View of all available system descriptions

The next screen shot displays the content of a single system description where each part of the system is shown in more detail. The name of the currently selected description is provided in the drop down menu in the top left corner. For showing another one, click on this menu. You will get back to the list of all descriptions and can choose again from there.

It is also possible to get to this view by running the command `machinery show --html ‹description›`.

View of a single system description
For comparing a system description to the current one, click on the drop down menu on the right. You are then presented with the familiar menu from the first screen shot, in which you can choose another description for comparing.

The result is then provided in a two-column view, where you can see all the differences between the two system, section by section.

Get to this view from the command line by running `machinery compare --html <description1> <description2>`.

Comparison of two different descriptions
For going back to the details view of one description just close the comparison by clicking on the button with the "x".

No matter if you browse through your systems, drill down to details of individual ones, or compare different machines, or versions of the same system, the new interface will give you a consistent view, where the next step is just one click away.

Interested?

As static images can't do justice to the new GUI, we invite you to give it a try and experience it yourself. Download Machinery 1.21.0 from the Machinery home page via one-click install, or update to the latest version by running zypper in machinery. We love to hear feedback, so tell us what you think on our mailing list or on GitHub.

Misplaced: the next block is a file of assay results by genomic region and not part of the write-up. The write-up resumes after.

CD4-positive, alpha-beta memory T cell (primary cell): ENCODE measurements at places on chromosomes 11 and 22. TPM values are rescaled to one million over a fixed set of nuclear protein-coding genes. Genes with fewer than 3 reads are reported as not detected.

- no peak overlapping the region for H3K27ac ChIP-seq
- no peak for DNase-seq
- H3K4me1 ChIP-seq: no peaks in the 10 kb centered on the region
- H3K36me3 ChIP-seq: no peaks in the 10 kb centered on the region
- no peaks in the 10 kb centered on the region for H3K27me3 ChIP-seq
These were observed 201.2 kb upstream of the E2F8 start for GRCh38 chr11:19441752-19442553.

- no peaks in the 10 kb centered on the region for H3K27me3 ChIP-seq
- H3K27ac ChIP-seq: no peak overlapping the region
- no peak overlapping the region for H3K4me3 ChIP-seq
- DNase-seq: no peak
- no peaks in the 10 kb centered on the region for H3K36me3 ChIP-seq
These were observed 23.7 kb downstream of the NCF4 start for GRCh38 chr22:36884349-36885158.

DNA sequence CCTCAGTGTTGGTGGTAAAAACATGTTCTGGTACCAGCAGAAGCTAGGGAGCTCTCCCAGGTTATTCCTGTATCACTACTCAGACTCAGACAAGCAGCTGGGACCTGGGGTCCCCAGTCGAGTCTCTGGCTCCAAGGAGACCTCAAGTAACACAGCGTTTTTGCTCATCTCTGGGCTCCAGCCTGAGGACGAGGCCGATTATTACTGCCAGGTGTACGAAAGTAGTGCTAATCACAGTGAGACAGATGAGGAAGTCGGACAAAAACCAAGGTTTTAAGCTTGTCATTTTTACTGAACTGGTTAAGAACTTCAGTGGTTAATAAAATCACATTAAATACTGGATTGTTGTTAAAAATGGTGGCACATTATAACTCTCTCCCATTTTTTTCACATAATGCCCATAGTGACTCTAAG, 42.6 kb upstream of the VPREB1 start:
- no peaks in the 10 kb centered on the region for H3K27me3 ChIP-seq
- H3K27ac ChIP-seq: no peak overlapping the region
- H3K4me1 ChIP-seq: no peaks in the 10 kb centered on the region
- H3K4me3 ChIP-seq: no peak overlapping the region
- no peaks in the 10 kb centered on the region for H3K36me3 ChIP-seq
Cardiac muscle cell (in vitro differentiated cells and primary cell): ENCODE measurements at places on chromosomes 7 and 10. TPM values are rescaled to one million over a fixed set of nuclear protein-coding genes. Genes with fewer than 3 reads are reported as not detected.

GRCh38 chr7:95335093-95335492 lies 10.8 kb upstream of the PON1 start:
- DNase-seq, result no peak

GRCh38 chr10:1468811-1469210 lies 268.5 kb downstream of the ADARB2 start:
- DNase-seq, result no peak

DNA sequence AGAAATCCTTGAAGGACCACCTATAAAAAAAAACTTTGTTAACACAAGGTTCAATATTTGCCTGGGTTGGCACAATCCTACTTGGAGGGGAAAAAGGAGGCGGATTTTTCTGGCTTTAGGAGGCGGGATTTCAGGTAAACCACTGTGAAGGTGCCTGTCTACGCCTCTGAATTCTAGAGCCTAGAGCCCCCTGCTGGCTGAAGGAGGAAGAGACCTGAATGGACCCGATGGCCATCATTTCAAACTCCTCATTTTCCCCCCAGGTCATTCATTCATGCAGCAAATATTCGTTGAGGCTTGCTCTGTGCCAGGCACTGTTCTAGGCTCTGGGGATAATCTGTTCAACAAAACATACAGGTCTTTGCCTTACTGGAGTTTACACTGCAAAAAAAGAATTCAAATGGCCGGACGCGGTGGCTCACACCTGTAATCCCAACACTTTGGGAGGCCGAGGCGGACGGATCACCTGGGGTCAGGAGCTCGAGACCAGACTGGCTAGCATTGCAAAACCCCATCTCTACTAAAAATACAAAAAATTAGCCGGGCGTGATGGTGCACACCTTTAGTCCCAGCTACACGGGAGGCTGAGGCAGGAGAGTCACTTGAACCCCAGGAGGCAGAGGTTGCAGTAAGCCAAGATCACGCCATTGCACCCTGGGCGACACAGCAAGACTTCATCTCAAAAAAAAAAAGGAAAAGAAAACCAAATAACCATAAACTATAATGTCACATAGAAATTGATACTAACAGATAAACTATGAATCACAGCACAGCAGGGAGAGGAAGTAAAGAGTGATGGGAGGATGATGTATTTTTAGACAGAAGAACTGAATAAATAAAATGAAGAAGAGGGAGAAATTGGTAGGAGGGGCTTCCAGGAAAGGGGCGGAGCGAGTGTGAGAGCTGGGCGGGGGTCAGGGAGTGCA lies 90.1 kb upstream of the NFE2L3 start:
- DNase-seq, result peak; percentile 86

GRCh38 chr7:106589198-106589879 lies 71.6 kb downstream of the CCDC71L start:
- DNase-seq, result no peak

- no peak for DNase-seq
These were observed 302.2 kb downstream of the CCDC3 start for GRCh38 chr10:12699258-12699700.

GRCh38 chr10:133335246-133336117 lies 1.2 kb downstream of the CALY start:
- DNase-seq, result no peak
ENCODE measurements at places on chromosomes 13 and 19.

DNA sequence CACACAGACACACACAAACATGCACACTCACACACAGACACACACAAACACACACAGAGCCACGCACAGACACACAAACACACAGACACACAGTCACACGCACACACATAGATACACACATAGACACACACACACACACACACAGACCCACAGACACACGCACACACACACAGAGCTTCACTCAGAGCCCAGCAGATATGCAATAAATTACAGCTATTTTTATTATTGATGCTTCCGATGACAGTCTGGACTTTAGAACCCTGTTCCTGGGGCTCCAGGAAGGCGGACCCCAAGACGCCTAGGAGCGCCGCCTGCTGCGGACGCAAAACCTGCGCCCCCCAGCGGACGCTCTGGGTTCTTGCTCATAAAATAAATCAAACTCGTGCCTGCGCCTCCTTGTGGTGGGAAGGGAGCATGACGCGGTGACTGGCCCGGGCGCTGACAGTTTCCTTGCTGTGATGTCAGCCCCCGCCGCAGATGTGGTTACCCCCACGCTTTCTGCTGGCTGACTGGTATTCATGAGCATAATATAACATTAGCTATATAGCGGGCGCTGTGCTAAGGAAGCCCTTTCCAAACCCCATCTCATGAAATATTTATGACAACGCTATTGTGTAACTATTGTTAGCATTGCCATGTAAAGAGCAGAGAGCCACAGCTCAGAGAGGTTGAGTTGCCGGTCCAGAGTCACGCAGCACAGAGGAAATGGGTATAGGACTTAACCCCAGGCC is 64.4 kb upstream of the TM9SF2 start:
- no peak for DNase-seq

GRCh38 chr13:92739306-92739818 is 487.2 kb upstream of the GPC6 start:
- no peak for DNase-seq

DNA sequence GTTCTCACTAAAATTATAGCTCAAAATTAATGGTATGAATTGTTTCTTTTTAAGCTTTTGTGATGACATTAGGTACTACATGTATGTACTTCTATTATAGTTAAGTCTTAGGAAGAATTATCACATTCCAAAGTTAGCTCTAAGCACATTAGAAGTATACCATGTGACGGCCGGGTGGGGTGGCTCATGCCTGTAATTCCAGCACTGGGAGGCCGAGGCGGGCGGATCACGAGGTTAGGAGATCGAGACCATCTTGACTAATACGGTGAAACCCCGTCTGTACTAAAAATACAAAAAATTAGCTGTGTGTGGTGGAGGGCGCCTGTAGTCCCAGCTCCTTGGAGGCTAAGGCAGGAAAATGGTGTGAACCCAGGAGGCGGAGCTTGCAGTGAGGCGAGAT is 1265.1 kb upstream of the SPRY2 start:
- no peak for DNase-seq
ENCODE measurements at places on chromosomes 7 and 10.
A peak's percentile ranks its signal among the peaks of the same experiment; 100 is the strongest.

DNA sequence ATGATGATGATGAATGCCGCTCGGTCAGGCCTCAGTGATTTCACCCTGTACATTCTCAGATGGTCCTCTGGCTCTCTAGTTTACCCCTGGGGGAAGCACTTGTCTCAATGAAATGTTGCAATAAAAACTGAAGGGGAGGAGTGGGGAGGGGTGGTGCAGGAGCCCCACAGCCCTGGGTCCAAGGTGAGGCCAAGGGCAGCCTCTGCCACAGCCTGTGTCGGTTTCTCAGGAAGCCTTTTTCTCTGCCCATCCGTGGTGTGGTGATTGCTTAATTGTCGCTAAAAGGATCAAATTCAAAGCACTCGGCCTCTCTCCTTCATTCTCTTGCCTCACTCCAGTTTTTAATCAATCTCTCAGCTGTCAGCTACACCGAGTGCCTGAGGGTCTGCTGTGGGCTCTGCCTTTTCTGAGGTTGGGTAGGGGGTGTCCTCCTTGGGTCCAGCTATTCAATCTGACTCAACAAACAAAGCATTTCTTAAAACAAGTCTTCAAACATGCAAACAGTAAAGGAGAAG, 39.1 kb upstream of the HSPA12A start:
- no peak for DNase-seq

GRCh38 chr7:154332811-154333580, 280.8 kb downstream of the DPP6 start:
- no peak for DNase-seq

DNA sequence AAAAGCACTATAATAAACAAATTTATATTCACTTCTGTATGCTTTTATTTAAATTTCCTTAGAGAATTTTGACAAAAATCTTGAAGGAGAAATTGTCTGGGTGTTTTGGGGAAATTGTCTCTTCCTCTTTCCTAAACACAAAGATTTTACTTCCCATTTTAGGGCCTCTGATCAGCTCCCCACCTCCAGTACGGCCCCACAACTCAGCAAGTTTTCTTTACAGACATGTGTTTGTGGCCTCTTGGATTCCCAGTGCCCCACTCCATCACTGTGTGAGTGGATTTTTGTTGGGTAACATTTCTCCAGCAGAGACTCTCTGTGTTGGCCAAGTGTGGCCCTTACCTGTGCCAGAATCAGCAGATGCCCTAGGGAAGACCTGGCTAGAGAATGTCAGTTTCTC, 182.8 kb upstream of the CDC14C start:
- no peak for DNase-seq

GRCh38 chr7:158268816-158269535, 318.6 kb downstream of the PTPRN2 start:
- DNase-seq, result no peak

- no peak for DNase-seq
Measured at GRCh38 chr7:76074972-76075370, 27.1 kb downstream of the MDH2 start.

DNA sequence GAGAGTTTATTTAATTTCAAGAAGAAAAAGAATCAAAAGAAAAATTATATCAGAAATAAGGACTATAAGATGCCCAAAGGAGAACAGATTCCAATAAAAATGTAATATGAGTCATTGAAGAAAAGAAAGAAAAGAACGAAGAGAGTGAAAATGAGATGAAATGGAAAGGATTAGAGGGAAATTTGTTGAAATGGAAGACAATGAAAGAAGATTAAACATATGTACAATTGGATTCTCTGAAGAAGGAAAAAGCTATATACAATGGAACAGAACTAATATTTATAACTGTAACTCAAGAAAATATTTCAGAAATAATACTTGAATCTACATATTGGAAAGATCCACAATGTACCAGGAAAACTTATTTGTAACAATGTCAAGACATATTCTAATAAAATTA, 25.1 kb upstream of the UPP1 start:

Monday, July 18, 2016

Hello!

We have created this blog to keep you up to date about news regarding Machinery!

So what is Machinery about?
Machinery is a command line application for creating descriptions of Linux systems and working with them.
You can use it to get insight into existing systems, to store and track their state, or to create new systems based on existing ones.
Machinery provides powerful views of individual and comparisons between systems.
It can also export descriptions to other tools for installation, migration, image building, containerization, or cloud deployment, and provides defined interfaces to work with system descriptions from your custom tools.


Originally, the project was initiated by SUSE inspired by the idea of a universal system description. A system description describes the content of a system. It can be stored, compared to other descriptions, analyzed, modified, or used to replicate a system from a description. You can call it "offline systems management".
A detailed explanation, including a fancy video, can be found at our homepage.

Machinery is an open source project, the source code and development is managed on Github, which means you are welcome to participate at any time!